Kostas Siozios

Assistant Professor - Physics Department - AUTH

Kostas Siozios received his Diploma, Master and Ph.D. Degree in Electrical and Computer Engineering from the Democritus University of Thrace, Greece, in 2001, 2003 and 2009, respectively. Currently, he is Assistant Professor at Department of Physics, Aristotle University of Thessaloniki. His research interests include Hardware Accelerators, Reconfigurable Architecture, Low-Power Design, Resource Allocation, Computer-Aided Design (CAD) algorithms for physical design and Decision-Making Algorithms. He has published more than 140 papers (in peer-reviewed journals and conferences), with more than 900 citations according to G&S (h-index=15). Also, he has contributed in 5 books of Kluwer and Springer. The last years he was involved as Project Coordinator, Technical Manager or Principal Investigator in 23 research projects funded from the European Commission (EC), European Space Agency (ESA), as well as the Greek Government and Industry.

The subject of his speech...

High-Performance Computing in the Era of Big-Data Analytics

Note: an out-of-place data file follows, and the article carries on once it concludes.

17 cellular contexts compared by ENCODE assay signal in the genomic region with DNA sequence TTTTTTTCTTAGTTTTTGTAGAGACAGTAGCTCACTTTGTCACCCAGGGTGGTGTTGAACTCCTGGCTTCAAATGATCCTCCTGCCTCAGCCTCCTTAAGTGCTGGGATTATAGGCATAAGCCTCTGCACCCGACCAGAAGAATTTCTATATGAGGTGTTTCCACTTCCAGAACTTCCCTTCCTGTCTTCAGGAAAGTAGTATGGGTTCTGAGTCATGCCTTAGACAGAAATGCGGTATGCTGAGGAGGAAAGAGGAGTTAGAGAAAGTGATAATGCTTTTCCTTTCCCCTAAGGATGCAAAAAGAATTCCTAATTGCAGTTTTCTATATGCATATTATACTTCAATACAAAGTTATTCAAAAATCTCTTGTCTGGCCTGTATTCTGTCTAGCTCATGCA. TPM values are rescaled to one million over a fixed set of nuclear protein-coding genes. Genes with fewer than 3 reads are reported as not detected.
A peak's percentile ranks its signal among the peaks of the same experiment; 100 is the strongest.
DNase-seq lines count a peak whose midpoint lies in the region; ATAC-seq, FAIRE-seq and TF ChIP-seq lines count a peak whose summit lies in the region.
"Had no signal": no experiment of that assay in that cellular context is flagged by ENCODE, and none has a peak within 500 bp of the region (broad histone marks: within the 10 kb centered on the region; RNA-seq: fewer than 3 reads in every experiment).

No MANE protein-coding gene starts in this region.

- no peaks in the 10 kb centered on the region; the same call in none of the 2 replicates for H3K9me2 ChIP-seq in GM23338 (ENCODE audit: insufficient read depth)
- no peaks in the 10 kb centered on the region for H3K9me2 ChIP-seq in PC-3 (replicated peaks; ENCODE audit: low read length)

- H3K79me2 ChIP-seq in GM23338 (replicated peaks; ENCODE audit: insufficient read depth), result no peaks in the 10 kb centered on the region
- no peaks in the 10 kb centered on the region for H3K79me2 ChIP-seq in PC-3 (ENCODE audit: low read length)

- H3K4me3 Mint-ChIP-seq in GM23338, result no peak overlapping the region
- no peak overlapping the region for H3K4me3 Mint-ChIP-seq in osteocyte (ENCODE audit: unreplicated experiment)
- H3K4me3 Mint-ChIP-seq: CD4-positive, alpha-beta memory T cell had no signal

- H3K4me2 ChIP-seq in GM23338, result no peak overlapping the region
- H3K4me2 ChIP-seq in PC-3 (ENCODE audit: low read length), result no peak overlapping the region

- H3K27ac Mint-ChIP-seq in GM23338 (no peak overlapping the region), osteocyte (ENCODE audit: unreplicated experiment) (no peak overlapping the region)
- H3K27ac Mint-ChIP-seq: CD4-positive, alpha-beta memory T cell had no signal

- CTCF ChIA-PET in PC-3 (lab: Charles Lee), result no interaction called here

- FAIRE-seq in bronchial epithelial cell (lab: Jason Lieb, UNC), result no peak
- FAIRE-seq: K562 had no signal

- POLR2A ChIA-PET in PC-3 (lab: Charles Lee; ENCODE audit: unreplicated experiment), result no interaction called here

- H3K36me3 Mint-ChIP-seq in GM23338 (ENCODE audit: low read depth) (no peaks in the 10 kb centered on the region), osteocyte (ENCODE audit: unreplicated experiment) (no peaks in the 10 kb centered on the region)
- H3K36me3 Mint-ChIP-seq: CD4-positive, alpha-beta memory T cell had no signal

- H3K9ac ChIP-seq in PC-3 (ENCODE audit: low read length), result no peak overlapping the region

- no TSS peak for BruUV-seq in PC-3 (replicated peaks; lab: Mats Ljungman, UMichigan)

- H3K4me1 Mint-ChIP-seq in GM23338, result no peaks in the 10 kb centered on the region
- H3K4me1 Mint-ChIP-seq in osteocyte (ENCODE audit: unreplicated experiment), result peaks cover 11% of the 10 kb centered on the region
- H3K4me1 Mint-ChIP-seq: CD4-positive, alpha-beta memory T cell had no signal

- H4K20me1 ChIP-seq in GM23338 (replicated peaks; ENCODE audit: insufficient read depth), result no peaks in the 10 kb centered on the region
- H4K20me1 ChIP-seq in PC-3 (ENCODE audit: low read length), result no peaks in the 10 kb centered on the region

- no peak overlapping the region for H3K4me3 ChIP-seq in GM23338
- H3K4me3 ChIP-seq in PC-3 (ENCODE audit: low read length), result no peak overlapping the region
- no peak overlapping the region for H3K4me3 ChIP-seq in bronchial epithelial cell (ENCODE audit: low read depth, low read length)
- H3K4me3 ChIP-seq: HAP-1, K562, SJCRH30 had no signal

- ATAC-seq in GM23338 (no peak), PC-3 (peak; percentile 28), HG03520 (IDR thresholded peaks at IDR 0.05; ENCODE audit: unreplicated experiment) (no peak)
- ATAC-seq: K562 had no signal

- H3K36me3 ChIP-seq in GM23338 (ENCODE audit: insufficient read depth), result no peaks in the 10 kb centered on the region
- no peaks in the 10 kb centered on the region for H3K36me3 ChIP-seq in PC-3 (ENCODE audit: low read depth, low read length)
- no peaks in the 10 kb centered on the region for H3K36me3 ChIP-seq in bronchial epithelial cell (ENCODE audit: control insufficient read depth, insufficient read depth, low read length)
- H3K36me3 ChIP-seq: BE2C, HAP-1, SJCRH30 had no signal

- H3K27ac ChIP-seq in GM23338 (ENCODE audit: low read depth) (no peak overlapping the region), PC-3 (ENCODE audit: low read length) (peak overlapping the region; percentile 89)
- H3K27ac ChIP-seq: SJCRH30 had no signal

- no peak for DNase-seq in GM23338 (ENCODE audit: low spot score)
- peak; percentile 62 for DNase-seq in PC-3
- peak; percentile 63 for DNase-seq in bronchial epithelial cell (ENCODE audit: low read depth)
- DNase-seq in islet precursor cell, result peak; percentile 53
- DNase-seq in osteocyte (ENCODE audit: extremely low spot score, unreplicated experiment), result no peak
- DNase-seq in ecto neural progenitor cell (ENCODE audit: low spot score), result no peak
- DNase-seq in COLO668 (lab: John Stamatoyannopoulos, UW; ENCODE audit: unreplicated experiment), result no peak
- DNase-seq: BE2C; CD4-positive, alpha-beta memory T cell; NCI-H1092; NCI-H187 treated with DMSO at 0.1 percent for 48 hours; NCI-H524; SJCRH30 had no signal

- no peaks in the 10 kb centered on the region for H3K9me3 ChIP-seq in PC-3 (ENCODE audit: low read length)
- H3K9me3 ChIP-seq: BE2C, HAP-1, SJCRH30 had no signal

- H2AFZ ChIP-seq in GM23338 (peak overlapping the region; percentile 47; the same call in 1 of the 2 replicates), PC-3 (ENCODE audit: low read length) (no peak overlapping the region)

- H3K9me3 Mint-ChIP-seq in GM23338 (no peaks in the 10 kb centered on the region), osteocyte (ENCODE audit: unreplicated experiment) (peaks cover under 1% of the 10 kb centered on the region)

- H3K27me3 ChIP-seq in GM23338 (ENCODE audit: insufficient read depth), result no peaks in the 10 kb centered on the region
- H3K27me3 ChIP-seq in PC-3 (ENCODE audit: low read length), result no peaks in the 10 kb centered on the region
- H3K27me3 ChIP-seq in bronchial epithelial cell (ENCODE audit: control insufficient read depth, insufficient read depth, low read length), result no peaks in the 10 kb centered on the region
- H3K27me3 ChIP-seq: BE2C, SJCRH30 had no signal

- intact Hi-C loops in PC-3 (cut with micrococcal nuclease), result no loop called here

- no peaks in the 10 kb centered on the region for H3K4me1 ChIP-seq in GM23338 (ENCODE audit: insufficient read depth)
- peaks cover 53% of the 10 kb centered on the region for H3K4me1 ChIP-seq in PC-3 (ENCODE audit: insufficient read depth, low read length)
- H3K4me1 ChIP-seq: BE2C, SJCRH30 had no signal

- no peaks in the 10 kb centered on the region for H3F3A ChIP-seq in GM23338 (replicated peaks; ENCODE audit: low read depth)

Modern trends in processing large volumes of data render the redefinition of the term "High-Performance Computing (HPC)" necessary. Contrary to the past when the term was synonymous with supercomputers for solving problems of high computational complexity, additional mechanisms are now required to efficiently manage the volume of our data (Big Data) as well as to process artificial intelligence applications. A critical factor in this problem continues to be the efficient (in terms of Performance / Watt / €) implementation of calculations. As long as there is no new technological approach that will continue to deliver the expected gains from technology’s (exponential) scaling, the research community has turned to the use of specialized hardware known as hardware accelerators. Reconfigurable Field-Programmable Gate Arrays (FPGAs) are the dominant platform for implementing such accelerators and they are used in the majority of Data Centers (eg Amazon, Microsoft, Google, etc.). The current challenges of the High Performance Computer (HPC) industry in the processing of large volumes of data with an emphasis on re-engineered architectures (FPGAs) will be presented during the talk.